The past year punched both businesses and employees right in the gut, piling on more money problems for millions of people. What seemed like just the mountain most Americans lived on—all the money stress, paycheck-to-paycheck living and lack of savings—was actually a volcano waiting for a once-in-a-lifetime event to set it off.
The coronavirus pandemic was that event. And you know how the story goes from there.
But what you may not know is the absolutely critical role human resources professionals have played in getting businesses and employees through a year that caught so many people off guard. Simply put: You can’t spell hero without HR. These everyday heroes are the glue that has been holding businesses together through the barrage of mask mandates, contact tracing, quarantines, lockdowns, remote work situations and layoffs.
Is employee financial stress hurting your business? Hint: Yes it is. Learn how to fix it.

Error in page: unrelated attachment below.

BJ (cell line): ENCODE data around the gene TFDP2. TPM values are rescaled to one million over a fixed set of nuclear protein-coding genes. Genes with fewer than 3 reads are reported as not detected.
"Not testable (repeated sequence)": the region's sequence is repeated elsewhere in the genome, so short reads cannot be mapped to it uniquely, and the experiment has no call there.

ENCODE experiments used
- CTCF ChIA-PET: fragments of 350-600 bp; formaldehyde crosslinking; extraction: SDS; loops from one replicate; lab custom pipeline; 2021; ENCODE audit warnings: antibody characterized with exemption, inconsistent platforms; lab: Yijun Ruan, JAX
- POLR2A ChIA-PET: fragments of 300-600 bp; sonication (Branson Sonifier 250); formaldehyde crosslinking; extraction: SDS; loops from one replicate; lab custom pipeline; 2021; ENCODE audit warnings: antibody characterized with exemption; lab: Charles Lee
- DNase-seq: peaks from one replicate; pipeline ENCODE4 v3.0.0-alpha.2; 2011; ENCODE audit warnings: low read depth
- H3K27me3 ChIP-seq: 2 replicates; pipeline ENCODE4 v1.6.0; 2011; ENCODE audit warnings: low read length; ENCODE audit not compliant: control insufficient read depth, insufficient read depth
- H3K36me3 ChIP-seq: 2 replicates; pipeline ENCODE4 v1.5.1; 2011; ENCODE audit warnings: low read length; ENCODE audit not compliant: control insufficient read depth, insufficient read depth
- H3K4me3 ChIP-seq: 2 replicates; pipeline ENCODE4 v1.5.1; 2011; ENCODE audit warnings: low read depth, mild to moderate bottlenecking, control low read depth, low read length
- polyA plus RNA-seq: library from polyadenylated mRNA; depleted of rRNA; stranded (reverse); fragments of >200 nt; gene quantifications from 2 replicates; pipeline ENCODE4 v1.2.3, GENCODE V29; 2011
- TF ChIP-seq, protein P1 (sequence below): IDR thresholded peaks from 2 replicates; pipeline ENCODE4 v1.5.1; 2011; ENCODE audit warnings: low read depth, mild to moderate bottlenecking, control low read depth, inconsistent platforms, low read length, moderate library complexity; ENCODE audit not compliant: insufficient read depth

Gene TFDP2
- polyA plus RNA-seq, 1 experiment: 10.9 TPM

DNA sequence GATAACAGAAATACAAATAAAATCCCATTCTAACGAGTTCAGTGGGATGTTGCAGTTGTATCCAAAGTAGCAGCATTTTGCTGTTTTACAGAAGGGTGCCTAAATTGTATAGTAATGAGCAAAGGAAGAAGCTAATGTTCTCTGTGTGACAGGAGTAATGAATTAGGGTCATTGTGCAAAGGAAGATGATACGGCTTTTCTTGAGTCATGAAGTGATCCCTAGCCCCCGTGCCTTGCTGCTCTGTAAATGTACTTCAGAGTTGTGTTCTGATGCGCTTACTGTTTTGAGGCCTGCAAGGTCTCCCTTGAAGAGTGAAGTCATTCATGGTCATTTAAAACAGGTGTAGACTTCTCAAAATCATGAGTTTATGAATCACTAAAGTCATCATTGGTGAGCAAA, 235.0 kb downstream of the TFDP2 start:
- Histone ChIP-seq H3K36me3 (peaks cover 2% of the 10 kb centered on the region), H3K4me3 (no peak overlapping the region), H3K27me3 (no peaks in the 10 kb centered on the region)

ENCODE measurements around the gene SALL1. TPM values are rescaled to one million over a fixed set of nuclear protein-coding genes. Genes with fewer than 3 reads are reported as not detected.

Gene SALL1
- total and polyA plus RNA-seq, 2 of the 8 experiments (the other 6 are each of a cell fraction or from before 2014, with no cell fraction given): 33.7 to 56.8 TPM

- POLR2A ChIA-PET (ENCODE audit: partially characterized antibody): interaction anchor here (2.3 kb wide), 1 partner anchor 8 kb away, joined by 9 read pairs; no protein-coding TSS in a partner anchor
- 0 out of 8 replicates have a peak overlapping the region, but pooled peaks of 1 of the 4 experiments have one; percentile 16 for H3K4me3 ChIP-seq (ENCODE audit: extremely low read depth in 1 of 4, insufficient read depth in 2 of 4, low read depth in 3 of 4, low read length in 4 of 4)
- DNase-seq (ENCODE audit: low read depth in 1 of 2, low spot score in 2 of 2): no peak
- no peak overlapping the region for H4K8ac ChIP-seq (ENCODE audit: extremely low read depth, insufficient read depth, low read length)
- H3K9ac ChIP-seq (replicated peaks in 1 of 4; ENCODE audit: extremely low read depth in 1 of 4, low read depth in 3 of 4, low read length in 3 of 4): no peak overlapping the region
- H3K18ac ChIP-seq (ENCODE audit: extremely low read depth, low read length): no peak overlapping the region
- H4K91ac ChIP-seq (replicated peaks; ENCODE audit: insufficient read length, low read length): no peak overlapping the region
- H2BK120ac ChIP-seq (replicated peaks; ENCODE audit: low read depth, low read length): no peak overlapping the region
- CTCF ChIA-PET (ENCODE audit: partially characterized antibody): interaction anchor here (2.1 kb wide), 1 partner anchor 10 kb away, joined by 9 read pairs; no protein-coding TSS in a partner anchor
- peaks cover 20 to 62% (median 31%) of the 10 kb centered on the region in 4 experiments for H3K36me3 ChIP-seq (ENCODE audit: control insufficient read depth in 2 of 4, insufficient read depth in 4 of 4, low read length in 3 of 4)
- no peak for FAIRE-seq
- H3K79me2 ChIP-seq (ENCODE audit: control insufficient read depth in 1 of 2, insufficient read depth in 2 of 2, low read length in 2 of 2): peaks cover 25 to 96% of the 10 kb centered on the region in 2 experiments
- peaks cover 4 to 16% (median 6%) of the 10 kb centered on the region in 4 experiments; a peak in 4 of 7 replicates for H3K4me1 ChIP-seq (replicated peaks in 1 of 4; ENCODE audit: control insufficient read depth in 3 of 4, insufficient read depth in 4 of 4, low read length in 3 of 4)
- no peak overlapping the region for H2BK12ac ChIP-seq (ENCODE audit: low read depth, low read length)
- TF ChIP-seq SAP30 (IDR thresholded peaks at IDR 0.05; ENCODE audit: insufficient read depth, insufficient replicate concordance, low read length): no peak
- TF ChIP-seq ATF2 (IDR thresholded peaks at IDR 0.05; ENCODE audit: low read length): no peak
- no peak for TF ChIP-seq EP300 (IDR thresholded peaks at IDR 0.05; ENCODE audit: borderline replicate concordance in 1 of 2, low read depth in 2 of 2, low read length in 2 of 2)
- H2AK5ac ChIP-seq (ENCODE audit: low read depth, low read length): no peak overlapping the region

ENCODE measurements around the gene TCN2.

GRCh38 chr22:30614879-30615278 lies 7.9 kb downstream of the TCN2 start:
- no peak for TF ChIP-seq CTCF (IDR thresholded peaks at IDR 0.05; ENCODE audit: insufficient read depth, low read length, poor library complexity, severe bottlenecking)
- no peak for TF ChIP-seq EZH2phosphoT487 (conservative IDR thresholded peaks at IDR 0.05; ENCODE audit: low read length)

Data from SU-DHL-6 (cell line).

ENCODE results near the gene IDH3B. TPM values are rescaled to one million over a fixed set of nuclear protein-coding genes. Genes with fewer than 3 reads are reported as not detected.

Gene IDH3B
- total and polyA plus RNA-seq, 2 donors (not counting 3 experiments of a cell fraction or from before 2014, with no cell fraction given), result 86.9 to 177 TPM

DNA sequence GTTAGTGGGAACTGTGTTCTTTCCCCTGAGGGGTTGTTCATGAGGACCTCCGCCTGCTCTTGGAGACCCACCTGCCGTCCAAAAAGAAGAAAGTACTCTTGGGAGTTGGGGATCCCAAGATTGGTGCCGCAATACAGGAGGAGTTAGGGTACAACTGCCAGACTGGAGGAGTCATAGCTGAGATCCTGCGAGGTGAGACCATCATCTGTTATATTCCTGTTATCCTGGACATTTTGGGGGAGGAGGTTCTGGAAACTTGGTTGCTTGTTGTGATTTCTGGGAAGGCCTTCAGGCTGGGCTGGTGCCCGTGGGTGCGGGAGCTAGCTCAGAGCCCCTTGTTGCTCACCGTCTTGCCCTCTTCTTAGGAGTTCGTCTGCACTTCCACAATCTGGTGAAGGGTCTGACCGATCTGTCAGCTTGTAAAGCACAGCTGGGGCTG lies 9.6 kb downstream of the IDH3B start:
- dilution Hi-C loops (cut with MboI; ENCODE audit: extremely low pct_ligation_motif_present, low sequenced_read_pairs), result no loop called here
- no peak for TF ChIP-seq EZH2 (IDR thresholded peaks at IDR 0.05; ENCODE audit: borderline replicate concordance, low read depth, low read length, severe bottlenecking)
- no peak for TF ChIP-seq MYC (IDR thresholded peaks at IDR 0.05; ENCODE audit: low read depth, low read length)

There’s good news though: It doesn’t have to be that way in 2021. In fact, there’s a golden opportunity for businesses to do something that moves the needle for employees in a way they’ve never done before. And even though there’s still some uncharted territory to navigate in the coming year, there’s hope for businesses and employees. Harnessing that hope and taking advantage of that golden opportunity just comes down to applying what 2020 taught us as we move into the future.
2020 Recap: What Happened?
Most business leaders and HR folks have seen the stats surrounding the corporate chaos from this year. Some of you reading this are part of those stats. But as bad as it may seem and as tough as those stats may be to face, it’s important to learn from the hits we took this year. If we don’t push through and do something different, we won’t make any progress in 2021.
Layoffs, Furloughs and Record Levels of Unemployment
The fallout from the pandemic left record numbers of Americans unemployed. Millions were laid off or furloughed and had to line up for quickly disappearing part-time jobs during a historic economic slowdown. These nationwide company cutdowns delivered a knockout punch to families all over the country. Here’s what we’ve seen since March: